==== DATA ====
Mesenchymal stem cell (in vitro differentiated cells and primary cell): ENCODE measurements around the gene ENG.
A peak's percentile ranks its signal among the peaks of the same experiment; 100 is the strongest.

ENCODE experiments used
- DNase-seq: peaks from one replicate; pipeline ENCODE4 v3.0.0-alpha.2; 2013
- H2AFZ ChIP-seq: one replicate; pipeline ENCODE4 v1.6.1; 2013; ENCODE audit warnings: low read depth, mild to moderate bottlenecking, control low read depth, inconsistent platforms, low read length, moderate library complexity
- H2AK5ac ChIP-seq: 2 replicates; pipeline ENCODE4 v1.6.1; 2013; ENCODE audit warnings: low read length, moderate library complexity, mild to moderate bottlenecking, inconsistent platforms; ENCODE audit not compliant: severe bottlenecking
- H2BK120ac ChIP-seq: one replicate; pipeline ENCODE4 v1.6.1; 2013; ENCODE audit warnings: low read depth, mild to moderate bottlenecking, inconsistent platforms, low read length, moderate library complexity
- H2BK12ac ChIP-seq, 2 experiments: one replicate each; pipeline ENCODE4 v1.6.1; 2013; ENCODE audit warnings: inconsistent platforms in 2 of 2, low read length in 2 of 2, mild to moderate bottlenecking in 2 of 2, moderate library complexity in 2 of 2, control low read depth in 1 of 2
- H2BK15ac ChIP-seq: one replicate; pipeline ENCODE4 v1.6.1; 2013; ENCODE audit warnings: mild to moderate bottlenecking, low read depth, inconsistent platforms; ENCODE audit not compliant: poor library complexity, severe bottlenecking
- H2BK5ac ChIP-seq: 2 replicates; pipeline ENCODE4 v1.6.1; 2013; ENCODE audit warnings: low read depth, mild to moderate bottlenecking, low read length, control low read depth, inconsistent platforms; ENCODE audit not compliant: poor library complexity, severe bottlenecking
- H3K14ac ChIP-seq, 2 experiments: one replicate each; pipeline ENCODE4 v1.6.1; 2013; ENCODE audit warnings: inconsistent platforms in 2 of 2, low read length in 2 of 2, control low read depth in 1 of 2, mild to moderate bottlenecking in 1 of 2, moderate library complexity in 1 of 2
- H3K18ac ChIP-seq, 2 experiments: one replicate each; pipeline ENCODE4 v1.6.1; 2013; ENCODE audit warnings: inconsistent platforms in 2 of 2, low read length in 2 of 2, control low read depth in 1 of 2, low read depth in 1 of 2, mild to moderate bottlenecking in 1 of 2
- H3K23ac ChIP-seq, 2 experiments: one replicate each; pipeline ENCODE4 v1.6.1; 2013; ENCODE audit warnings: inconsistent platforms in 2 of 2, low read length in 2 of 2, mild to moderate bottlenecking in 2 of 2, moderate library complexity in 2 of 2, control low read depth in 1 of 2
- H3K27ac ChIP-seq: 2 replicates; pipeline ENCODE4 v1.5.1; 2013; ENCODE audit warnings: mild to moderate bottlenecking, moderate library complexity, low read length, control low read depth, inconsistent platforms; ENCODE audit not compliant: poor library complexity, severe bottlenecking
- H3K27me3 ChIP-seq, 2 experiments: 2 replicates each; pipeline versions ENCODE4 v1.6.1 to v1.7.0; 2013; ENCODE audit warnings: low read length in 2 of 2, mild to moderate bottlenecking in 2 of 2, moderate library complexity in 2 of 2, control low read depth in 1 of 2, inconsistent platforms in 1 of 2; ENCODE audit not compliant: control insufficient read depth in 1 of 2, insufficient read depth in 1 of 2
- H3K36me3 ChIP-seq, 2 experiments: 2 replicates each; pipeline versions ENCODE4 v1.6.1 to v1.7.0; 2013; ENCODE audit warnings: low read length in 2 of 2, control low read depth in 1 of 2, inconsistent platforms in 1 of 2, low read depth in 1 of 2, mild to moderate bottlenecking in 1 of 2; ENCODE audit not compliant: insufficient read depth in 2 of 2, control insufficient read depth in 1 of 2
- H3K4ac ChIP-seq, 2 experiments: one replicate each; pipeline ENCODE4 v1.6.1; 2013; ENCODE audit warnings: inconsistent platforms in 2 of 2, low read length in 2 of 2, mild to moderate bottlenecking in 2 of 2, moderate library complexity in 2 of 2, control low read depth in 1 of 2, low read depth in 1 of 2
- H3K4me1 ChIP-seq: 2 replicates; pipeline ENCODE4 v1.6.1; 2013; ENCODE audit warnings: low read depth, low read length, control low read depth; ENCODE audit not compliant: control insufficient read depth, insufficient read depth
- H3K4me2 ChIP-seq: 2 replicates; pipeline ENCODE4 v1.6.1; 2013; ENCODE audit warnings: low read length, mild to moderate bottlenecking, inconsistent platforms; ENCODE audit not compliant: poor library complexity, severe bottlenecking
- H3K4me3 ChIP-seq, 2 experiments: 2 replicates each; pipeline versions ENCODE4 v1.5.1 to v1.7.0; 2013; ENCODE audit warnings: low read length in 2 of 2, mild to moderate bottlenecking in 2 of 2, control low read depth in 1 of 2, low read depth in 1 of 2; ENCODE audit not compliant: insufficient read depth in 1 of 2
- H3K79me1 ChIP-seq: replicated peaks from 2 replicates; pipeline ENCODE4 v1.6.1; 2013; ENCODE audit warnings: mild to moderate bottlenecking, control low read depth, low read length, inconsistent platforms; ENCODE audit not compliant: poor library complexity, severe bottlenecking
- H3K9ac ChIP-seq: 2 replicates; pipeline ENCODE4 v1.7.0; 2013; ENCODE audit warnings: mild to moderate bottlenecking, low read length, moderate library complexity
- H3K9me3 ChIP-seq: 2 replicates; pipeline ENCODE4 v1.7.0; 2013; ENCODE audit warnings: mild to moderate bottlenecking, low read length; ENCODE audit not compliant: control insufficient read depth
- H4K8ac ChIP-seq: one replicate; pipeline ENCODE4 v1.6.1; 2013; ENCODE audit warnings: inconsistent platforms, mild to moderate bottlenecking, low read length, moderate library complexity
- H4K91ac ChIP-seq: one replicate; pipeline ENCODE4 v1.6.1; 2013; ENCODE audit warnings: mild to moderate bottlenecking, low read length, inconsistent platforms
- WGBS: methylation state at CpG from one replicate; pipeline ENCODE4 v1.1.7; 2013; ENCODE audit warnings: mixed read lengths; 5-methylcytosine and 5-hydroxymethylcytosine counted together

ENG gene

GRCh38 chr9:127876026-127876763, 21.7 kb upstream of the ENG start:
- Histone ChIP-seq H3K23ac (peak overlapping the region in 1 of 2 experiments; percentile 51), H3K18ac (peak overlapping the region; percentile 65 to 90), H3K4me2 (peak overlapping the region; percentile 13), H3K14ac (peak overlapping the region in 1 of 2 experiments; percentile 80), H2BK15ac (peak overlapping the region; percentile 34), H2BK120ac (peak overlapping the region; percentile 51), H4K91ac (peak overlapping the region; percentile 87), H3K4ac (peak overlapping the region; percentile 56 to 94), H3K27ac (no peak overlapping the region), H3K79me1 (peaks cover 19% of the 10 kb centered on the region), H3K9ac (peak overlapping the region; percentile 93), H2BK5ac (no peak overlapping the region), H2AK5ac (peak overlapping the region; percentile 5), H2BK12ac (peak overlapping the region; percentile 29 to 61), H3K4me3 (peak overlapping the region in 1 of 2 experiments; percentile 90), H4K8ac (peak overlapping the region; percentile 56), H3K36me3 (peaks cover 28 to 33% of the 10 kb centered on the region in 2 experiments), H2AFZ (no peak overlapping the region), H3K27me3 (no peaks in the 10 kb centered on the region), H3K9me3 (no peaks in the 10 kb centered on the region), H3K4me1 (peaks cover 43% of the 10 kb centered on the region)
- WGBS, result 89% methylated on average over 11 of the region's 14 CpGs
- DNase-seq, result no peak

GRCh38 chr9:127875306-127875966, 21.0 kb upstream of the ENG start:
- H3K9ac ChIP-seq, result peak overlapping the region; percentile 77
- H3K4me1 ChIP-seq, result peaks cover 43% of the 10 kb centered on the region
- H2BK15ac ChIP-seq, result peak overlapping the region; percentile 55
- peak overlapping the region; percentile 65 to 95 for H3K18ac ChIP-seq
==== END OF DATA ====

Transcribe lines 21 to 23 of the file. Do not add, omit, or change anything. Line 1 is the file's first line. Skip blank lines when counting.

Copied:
- H3K79me1 ChIP-seq: replicated peaks from 2 replicates; pipeline ENCODE4 v1.6.1; 2013; ENCODE audit warnings: mild to moderate bottlenecking, control low read depth, low read length, inconsistent platforms; ENCODE audit not compliant: poor library complexity, severe bottlenecking
- H3K9ac ChIP-seq: 2 replicates; pipeline ENCODE4 v1.7.0; 2013; ENCODE audit warnings: mild to moderate bottlenecking, low read length, moderate library complexity
- H3K9me3 ChIP-seq: 2 replicates; pipeline ENCODE4 v1.7.0; 2013; ENCODE audit warnings: mild to moderate bottlenecking, low read length; ENCODE audit not compliant: control insufficient read depth